A new, wearable sensor is able to map out blood-oxygen levels from virtually anywhere on the body.
A University of California Berkeley research team has created a flexible sensor comprised of organic electronics printed on bendable plastic that molds to the contours of the body. The new sensors could be used to map the oxygenation of skin grafts, look through the skin to monitor oxygen levels in transplanted organs, or to give physicians a new way to monitor how wounds are healing.
“All medical applications that use oxygen monitoring could benefit from a wearable sensor,” Ana Claudia Arias, a professor of electrical engineering and computer sciences at UC Berkeley, said in a statement. “Patients with diabetes, respiration diseases and even sleep apnea could use a sensor that could be worn anywhere to monitor blood-oxygen levels 24/7.”
Currently, oximeters only work on areas of the body like the fingertips or earlobes that are partially transparent. They also only measure blood-oxygen levels at a single point in the body, while the new sensor works on nine different points in a grid.
“When you hear the word oximeter, the name for blood-oxygen sensors, rigid and bulky finger-clip sensors come into your mind,” Yasser Khan, a graduate student in electrical engineering and computer sciences at UC Berkeley, said in a statement. “We wanted to break away from that, and show oximeters can be lightweight, thin and flexible.”
These devices use light-emitting diodes (LED) to shine red and near-infrared light through the skin. They then detect how much light makes it to the other side.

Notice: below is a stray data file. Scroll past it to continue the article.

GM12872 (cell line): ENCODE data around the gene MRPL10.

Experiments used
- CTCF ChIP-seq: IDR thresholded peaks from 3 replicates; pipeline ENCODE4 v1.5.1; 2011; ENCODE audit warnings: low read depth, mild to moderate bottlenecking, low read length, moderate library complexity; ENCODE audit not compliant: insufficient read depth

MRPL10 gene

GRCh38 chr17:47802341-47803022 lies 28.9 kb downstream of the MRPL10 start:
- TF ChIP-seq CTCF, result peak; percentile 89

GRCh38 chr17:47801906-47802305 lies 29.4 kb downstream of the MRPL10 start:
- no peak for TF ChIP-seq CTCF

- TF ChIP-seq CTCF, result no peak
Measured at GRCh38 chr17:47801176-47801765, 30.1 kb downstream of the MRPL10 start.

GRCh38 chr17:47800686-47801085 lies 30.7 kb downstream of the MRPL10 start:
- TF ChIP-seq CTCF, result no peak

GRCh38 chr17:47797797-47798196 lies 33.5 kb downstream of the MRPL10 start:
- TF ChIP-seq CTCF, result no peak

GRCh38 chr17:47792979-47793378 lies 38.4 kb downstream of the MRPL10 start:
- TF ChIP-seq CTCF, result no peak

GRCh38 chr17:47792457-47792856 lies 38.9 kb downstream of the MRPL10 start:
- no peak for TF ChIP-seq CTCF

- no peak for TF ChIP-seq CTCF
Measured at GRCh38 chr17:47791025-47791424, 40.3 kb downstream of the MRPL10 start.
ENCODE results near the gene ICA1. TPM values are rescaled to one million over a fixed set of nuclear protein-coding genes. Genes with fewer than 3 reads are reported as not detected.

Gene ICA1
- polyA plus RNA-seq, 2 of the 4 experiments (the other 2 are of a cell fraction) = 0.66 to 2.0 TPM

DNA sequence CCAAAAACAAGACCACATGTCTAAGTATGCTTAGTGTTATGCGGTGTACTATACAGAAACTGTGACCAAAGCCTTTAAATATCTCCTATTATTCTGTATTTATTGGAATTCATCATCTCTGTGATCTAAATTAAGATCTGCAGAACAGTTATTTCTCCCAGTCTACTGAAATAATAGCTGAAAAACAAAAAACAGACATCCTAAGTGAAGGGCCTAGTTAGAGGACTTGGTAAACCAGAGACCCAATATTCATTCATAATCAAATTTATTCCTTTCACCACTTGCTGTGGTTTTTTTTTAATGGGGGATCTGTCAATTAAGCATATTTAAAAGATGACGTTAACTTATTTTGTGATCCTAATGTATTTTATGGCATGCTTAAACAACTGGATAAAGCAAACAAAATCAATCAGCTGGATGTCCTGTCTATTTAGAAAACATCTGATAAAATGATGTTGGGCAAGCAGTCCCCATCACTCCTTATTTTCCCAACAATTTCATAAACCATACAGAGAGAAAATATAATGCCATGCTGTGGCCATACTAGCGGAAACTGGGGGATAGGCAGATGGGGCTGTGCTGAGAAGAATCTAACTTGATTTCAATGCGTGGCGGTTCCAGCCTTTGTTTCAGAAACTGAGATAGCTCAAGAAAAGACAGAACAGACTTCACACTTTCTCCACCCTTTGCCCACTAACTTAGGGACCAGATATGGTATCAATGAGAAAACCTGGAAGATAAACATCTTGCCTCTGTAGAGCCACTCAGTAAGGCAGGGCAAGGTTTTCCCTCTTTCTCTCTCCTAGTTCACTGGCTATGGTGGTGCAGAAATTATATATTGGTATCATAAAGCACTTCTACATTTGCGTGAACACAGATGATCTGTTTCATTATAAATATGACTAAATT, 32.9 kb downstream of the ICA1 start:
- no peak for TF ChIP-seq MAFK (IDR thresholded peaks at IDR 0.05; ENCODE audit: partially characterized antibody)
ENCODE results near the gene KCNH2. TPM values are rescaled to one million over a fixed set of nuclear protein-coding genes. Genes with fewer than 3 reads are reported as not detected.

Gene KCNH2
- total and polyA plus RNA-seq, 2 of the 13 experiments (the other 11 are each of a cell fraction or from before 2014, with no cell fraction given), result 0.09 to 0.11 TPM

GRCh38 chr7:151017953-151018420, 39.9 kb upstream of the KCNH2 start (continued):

Red, oxygen rich blood absorbs infrared light, while darker, oxygen-poor blood absorbs more red light. The ratio of transmitted light determine how much oxygen is in the blood.
The researchers previously printed organic LEDs in 2014 that can be used to develop thin, flexible oximeters for the fingertips or earlobes. They have also developed a way to measure oxygenation in tissues by using reflected light rather than transmitted light.
By combining both breakthroughs, the researchers created the wearable sensor, which is built of an array of alternating red and near-infrared organic LEDS and organic photodiodes printed on a flexible material.
In testing the sensor, the researchers were able to track the overall blood-oxygen levels on the forehead of a volunteer who breathed air with progressively lower concentrations of oxygen. The researchers found that the sensor matched with the data found using a standard fingertip oximeter.
The team also used the sensor to map blood-oxygen levels in a three-by-three grid on the forearm of a volunteer wearing a pressure cuff.
“After transplantation, surgeons want to measure that all parts of an organ are getting oxygen,” Khan said. “If you have one sensor, you have to move it around to measure oxygenation at different locations. With an array, you can know right away if there is a point that is not healing properly.”
The study was published in the Proceedings of the National Academy of Science of the United States of America.